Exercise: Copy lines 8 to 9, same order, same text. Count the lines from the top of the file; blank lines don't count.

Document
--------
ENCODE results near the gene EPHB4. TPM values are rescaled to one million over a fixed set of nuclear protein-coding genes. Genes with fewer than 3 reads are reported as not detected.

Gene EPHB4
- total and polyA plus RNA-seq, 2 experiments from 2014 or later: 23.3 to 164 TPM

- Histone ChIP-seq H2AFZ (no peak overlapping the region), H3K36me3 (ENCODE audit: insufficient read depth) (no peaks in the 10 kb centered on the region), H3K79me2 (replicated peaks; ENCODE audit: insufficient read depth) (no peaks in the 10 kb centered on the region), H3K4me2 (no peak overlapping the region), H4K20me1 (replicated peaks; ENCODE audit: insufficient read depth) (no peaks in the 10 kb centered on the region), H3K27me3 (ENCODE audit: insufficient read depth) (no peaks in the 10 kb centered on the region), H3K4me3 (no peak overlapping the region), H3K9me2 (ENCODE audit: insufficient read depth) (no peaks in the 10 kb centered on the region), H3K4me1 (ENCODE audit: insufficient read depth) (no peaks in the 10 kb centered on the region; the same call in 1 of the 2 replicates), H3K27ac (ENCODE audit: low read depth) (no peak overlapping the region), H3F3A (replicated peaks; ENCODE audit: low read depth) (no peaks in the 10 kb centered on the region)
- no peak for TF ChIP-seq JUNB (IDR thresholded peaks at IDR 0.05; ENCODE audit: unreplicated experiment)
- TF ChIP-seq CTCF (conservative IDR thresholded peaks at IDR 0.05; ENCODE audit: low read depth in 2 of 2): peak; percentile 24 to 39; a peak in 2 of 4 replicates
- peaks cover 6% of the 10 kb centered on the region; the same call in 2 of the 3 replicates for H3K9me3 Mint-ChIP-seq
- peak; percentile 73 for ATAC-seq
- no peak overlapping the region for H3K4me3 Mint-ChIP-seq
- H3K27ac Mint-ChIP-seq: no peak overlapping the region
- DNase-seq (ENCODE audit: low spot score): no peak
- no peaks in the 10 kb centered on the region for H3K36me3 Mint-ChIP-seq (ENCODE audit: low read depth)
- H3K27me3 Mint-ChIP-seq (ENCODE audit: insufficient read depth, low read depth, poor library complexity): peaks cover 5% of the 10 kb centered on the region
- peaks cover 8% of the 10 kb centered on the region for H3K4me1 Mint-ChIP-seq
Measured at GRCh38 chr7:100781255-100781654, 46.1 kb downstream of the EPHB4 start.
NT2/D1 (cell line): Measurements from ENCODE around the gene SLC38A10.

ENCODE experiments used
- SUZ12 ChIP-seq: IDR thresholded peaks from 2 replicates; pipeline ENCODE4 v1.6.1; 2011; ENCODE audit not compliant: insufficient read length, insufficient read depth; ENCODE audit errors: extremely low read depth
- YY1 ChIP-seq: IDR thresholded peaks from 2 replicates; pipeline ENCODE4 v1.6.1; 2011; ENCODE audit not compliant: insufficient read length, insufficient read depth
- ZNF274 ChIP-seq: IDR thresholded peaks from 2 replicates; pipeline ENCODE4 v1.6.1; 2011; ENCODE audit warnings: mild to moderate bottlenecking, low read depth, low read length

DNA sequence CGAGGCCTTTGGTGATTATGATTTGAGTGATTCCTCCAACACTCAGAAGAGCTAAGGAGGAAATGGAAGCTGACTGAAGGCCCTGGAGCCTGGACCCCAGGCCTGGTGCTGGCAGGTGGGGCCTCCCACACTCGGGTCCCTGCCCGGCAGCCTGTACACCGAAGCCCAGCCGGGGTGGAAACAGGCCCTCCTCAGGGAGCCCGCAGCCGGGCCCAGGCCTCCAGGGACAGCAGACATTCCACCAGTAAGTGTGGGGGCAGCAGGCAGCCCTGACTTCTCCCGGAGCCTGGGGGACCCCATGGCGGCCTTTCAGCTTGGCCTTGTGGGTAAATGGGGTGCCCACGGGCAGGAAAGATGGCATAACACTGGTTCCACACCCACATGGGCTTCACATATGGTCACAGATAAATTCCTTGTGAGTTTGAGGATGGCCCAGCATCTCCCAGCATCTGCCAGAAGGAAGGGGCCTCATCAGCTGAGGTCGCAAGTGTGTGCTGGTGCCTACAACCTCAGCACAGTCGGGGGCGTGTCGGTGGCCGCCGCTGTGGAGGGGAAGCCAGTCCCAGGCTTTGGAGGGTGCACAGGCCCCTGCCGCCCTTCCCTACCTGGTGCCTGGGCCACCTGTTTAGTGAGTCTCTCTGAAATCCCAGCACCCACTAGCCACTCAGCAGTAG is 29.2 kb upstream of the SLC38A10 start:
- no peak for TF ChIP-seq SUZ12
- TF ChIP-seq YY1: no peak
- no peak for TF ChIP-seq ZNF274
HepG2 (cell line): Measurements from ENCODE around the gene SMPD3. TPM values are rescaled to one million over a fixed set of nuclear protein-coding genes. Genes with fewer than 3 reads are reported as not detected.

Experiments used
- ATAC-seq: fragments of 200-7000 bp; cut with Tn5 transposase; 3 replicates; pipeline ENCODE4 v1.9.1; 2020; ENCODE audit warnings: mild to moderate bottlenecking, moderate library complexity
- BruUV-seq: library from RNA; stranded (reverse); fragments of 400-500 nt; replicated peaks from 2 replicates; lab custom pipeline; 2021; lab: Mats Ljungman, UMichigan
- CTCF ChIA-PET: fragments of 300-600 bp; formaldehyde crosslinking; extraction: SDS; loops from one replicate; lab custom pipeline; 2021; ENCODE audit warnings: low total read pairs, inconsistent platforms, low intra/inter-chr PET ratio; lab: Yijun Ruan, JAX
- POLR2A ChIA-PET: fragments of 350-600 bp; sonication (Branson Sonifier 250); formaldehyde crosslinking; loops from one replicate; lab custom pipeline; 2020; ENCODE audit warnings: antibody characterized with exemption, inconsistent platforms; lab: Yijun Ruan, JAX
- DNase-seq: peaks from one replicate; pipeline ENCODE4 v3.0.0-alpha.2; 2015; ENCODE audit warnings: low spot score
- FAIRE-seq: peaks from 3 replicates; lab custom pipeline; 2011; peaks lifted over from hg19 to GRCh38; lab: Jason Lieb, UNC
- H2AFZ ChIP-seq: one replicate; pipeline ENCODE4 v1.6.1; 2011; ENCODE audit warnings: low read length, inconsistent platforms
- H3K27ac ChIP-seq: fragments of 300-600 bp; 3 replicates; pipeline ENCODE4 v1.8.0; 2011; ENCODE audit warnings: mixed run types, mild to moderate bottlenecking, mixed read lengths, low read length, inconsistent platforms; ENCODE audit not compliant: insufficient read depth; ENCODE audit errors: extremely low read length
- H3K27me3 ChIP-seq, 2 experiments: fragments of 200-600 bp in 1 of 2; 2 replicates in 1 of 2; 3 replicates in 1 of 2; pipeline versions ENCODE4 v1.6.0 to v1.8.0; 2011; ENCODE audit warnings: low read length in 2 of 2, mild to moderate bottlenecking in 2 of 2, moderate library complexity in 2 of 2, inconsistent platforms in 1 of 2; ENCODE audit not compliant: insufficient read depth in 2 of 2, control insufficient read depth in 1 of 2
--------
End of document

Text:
- peak; percentile 73 for ATAC-seq
- no peak overlapping the region for H3K4me3 Mint-ChIP-seq